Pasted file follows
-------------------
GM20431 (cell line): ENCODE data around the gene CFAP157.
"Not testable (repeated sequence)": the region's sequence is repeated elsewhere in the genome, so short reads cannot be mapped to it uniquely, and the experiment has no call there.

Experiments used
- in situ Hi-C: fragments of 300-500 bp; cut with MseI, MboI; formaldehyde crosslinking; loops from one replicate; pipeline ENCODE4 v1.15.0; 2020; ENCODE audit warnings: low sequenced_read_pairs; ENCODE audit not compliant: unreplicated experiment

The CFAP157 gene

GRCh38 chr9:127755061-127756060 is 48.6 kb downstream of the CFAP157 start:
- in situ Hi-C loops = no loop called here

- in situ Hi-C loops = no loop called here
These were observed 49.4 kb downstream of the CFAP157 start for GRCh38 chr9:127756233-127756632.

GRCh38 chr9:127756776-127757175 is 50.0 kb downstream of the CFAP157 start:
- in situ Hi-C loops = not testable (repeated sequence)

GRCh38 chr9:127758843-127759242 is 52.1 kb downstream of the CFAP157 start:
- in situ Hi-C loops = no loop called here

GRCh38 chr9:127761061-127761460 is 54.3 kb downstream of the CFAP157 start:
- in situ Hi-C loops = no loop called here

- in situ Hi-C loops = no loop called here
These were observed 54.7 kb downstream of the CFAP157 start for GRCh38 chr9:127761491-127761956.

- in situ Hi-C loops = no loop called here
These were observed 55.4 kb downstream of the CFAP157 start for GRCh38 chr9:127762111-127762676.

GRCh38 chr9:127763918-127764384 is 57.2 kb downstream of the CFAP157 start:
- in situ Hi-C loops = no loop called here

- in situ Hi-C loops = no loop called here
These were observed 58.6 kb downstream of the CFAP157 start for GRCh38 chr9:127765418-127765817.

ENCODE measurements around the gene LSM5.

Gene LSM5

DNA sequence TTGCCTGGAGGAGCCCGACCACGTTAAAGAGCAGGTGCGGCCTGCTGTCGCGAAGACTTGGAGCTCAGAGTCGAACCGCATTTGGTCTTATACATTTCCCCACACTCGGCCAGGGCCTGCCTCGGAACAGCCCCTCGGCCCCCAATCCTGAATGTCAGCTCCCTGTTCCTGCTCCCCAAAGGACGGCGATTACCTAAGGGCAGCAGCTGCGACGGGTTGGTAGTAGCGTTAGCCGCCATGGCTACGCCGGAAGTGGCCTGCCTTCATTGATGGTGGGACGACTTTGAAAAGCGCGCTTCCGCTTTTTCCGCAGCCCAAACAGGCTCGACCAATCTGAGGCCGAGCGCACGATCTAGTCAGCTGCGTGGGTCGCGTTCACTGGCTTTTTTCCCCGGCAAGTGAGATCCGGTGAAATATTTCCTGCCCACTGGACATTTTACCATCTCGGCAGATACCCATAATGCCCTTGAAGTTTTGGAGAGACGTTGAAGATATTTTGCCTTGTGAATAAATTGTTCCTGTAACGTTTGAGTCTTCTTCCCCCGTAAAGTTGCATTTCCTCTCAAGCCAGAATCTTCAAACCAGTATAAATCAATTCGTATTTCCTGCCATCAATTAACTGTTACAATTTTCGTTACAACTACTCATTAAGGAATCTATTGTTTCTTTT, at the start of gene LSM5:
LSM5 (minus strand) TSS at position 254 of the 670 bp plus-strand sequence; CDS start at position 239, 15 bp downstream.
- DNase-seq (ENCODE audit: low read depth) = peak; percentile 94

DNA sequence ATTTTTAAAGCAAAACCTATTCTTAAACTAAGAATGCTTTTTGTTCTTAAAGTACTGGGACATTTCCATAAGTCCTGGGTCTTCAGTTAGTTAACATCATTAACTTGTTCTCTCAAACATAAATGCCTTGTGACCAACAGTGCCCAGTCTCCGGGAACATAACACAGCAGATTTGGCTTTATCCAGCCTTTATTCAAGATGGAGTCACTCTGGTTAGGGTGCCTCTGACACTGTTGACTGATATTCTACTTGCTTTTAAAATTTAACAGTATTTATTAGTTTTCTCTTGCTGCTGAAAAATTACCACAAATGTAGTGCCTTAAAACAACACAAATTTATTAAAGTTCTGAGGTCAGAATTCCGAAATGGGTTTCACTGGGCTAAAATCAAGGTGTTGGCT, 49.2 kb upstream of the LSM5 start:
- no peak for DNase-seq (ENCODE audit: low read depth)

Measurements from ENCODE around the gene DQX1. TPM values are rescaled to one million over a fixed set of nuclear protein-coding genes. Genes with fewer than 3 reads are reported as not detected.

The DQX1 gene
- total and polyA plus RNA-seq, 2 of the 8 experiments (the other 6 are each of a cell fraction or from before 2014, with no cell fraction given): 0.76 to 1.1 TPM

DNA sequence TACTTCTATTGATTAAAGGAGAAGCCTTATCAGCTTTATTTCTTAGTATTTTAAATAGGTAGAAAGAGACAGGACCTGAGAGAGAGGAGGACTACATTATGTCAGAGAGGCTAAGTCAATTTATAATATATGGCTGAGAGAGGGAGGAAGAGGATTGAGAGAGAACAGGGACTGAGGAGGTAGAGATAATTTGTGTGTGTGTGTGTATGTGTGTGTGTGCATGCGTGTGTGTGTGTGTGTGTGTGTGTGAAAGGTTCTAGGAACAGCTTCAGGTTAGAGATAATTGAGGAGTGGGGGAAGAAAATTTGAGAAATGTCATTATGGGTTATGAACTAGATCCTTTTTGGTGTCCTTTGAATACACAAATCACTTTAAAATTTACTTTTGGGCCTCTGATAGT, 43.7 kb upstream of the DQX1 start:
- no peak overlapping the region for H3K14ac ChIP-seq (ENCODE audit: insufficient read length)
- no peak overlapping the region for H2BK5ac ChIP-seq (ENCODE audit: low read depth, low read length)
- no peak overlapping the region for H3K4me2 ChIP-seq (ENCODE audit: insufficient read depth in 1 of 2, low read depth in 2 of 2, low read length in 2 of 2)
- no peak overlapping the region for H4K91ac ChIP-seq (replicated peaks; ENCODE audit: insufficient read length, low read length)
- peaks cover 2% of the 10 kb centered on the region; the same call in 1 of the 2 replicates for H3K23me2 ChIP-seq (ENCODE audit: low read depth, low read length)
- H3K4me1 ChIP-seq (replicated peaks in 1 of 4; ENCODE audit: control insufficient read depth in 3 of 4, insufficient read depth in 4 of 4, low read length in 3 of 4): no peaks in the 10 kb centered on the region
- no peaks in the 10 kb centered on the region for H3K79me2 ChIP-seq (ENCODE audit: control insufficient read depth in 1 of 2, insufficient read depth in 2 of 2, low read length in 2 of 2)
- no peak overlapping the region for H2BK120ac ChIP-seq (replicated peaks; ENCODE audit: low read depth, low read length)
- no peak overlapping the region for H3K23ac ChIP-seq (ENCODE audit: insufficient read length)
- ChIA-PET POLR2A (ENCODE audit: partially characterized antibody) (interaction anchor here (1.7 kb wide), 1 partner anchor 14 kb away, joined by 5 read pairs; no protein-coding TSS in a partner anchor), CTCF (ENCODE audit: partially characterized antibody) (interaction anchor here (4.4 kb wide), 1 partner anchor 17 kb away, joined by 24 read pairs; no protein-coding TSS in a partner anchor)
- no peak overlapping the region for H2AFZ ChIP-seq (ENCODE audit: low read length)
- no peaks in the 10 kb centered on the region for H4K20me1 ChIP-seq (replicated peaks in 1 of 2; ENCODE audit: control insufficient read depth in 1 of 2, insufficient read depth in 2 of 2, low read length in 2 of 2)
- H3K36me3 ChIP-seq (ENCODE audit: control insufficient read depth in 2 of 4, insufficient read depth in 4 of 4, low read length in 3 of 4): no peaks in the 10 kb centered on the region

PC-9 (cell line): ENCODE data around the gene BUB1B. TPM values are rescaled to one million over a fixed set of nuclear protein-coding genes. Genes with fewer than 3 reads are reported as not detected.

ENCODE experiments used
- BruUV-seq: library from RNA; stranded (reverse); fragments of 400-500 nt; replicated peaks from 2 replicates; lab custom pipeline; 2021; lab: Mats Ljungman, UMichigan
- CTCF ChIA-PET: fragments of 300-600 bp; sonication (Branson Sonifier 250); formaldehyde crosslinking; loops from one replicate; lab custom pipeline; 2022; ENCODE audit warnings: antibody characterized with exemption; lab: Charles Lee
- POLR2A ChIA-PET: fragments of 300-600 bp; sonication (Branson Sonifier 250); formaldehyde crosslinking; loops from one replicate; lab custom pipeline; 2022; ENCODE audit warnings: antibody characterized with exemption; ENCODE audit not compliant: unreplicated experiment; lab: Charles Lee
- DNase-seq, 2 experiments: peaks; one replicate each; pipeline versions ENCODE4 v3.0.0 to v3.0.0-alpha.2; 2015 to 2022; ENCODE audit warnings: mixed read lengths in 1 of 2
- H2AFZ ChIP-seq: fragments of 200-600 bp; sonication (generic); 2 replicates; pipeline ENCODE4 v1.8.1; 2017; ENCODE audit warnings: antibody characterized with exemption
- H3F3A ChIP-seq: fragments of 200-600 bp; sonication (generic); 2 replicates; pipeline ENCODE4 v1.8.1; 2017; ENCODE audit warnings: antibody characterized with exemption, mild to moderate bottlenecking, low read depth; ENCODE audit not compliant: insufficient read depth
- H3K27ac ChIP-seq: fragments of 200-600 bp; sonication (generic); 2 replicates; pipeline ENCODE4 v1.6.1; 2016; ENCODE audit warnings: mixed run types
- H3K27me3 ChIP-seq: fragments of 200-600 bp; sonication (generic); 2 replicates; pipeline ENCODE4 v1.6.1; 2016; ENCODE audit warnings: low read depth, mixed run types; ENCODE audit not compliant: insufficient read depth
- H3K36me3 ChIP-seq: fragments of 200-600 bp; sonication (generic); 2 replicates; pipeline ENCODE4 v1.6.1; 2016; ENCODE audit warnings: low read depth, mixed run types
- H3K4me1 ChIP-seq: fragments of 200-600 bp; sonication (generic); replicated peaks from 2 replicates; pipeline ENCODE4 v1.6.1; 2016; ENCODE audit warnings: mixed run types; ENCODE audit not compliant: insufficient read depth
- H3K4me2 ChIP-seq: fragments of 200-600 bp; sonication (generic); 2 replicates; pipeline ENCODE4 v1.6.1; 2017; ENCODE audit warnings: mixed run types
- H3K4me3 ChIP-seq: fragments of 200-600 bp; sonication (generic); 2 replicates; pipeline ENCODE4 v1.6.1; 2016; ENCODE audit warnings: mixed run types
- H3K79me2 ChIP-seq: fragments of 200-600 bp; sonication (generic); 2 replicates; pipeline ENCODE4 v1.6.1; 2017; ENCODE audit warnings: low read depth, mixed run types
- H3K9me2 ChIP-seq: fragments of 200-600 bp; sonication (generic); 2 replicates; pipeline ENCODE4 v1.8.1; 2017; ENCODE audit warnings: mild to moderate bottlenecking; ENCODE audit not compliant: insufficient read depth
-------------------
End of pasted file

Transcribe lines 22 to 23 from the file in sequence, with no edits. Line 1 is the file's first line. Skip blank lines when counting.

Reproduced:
- in situ Hi-C loops = no loop called here
These were observed 58.6 kb downstream of the CFAP157 start for GRCh38 chr9:127765418-127765817.